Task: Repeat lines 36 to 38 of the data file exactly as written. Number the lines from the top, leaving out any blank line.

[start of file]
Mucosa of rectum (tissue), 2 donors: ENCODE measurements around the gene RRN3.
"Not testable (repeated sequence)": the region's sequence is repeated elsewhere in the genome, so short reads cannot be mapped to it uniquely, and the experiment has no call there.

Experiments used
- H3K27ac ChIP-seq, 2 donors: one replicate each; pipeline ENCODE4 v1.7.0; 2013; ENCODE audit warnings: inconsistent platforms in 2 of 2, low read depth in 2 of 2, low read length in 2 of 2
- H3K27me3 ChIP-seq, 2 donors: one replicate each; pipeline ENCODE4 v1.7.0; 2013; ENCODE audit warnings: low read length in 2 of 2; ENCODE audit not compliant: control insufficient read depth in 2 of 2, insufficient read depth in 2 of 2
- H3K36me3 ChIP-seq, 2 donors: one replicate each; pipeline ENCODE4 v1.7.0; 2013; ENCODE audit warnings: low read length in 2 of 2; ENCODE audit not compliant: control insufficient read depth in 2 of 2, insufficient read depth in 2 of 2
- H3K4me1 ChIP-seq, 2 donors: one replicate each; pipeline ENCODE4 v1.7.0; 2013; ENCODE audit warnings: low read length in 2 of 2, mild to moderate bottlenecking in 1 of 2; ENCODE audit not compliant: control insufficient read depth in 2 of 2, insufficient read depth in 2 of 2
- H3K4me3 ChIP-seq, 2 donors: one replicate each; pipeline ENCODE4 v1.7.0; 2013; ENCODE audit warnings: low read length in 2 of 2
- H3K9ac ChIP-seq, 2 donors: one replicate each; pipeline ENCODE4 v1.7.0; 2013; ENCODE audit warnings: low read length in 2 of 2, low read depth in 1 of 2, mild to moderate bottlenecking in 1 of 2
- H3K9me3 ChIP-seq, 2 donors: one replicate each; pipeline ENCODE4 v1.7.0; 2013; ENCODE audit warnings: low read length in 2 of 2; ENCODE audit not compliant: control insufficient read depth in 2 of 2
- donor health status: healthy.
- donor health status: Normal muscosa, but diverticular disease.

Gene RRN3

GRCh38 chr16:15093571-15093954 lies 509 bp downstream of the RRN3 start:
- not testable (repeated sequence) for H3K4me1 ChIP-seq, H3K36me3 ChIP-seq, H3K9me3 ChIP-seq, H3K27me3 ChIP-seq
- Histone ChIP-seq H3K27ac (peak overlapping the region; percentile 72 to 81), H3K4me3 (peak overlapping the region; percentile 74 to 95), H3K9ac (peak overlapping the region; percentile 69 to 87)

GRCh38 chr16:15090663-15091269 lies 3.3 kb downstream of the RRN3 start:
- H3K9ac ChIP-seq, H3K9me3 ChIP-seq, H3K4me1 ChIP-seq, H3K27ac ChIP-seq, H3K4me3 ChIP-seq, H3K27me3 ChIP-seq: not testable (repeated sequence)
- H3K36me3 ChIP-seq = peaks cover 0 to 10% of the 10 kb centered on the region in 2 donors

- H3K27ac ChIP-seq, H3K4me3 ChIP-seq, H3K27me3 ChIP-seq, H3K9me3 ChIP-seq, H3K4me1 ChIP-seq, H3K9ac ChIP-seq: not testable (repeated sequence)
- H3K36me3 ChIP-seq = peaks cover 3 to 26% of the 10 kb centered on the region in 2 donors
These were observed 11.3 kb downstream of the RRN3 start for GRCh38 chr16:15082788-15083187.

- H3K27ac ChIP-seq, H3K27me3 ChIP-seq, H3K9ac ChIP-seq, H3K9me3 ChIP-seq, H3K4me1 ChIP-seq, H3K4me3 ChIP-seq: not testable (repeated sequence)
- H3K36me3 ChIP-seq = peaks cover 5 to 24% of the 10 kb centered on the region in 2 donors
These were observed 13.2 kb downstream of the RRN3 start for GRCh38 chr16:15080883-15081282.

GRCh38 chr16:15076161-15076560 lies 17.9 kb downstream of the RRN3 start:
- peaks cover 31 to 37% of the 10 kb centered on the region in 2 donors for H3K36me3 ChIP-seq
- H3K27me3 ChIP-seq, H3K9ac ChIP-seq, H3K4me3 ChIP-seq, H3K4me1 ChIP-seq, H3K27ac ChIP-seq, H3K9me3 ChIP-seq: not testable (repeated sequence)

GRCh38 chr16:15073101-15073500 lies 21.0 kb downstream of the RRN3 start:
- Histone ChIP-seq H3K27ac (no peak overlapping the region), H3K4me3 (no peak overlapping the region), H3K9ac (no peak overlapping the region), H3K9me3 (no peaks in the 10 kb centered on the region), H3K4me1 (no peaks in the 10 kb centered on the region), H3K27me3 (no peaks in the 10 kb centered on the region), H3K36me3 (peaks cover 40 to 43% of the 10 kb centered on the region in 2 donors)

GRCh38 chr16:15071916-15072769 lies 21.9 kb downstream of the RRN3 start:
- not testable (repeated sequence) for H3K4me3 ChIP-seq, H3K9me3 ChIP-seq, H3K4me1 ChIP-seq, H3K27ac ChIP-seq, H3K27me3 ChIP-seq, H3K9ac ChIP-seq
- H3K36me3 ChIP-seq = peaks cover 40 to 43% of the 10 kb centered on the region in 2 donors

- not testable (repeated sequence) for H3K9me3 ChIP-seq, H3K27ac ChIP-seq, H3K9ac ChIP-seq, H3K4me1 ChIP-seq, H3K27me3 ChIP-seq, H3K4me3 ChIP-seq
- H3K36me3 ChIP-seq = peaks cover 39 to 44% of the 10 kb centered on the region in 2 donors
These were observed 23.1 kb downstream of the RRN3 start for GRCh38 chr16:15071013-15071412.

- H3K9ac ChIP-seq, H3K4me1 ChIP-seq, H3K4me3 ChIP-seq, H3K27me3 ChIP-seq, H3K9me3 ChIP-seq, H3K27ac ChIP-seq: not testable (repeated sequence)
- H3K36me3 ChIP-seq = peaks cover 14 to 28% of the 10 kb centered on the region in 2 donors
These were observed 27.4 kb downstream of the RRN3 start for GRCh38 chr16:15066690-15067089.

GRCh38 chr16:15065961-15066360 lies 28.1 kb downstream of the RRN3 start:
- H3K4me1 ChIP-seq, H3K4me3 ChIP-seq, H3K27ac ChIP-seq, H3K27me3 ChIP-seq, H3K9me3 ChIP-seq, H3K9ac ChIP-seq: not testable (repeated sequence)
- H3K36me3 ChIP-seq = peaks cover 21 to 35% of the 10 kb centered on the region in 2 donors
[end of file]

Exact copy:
These were observed 23.1 kb downstream of the RRN3 start for GRCh38 chr16:15071013-15071412.

- H3K9ac ChIP-seq, H3K4me1 ChIP-seq, H3K4me3 ChIP-seq, H3K27me3 ChIP-seq, H3K9me3 ChIP-seq, H3K27ac ChIP-seq: not testable (repeated sequence)
- H3K36me3 ChIP-seq = peaks cover 14 to 28% of the 10 kb centered on the region in 2 donors